Madoff’s reporting red flags led to demands for transparency, but what’s changed in 15 years?

Featured in International Adviser:

The 15th anniversary of Bernie Madoff’s conviction, a milestone that marked the exposure of the largest known Ponzi scheme in history, worth an estimated $65bn, was just last month. His arrest revealed that the company’s client reports had been falsified. This revelation, along with the numerous reporting red flags that surfaced post-Madoff, raises a pertinent question: Are asset managers now providing the level of detail in their client reports that investors demand for transparency? asks Julien Dumont, product director at NeoXam.

The Madoff case was a wake-up call, exposing the inadequacy of the client reports provided to end-clients. These reports were basic, lacked digitisation and personalisation, and were inflexible in terms of frequency. While standard monthly, quarterly, and year-end reports outlining essential portfolio performance information were always there, they have now evolved to include more detailed insights about ESG performance or other extra-financial information, reflecting the changing interests of investors over the past 15 years.

Indeed, as periodic reporting grows more complex amid new requirements like ESG, investors are increasingly seeking more granular insights into their portfolios – particularly during periods of market stress. The collapse of Bear Stearns in March 2008 precipitated a spike in redemption requests from skittish investors who were invested in Madoff’s fake fund. In the last five years, while there hasn’t necessarily been the same level of fear to trigger mass redemption requests across the industry, events such as Russia’s invasion of Ukraine and the September 2022 Gilts crisis have posed nightmare weeks for asset managers.

When these events occur, investors inevitably demand more insight into their portfolios, leading to a rising number of requests for information from their fund managers. When the calls come in, it can cause utter chaos for those needing to put their clients’ minds at ease, mainly when their data management and reporting systems are not linked. Anyone who has worked in a client servicing capacity for an asset manager with archaic systems will know that tracking down the correct information in times of market stress is not always possible at short notice, and this can have a material effect on the long-term relationship between an investor and their manager.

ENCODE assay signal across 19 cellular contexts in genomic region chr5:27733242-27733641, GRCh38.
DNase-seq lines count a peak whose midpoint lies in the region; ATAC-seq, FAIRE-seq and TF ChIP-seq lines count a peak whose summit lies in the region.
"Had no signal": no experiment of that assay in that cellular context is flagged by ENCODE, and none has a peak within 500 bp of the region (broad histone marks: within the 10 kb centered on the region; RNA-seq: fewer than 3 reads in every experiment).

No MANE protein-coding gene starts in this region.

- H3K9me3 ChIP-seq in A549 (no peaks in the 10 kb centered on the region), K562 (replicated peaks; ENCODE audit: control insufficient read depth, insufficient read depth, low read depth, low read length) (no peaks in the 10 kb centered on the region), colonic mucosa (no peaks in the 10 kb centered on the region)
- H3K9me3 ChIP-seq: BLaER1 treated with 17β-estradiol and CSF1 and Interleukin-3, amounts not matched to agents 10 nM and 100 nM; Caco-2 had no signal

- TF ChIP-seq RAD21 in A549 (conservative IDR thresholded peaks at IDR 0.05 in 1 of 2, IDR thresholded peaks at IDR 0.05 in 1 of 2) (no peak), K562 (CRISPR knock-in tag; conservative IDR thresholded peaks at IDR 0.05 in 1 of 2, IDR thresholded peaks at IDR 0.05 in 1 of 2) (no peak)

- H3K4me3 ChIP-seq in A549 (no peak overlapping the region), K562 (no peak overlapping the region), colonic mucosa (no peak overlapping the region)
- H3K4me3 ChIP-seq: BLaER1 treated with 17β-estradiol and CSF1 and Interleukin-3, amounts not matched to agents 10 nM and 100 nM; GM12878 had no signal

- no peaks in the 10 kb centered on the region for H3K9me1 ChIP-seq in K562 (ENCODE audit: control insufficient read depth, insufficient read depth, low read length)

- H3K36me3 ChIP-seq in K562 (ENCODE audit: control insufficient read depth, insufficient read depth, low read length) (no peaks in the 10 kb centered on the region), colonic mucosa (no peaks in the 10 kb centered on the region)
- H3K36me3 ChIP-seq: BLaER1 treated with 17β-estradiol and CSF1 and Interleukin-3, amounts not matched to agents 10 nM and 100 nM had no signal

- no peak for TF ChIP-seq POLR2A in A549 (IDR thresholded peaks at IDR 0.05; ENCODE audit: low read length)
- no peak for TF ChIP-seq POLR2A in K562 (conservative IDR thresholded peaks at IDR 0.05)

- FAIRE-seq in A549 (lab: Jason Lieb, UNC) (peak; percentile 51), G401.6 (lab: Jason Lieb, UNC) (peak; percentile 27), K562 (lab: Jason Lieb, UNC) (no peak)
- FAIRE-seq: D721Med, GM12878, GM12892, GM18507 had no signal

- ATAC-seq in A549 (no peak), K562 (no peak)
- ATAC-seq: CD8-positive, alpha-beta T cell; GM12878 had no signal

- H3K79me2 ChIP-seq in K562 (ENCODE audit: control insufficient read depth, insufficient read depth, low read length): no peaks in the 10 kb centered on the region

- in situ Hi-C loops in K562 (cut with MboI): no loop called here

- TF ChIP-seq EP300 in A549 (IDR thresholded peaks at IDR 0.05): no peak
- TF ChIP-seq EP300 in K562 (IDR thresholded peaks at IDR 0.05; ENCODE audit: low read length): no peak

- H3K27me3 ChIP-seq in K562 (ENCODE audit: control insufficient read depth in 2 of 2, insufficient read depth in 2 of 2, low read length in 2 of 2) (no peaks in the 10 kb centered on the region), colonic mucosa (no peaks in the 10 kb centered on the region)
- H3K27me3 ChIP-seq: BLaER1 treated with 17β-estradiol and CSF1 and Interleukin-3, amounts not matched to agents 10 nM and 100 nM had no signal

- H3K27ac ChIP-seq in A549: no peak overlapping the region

The level of detail and clarity investors now get from the regular reports they receive from investment managers far exceeds what they could have expected in years gone by. However, there is still work to do when it comes to more bespoke calls for information. Many asset managers continue to rely on siloed legacy systems, with data scattered across the business and reporting solutions that need to be designed with modern asset or information types in mind. In addition, some actors also depend on BPO services that fail to meet expectations, which can result in ‘black boxes’ offering little or no flexibility.

Since Madoff’s fall from grace, nearly everyone has been aiming to increase investor demand for transparency and verifiability across the industry. Still, the task at hand will only be completed once all asset managers can depend on smooth interoperability between strong data architectures and modern reporting solutions.

Related insights

Download NeoXam brochure

Neoxam needs the contact information you provide to us to respond to your inquiry. You can withdraw your consent at any time. To learn more about the protection of your personal data, we invite you to read our Privacy Policy.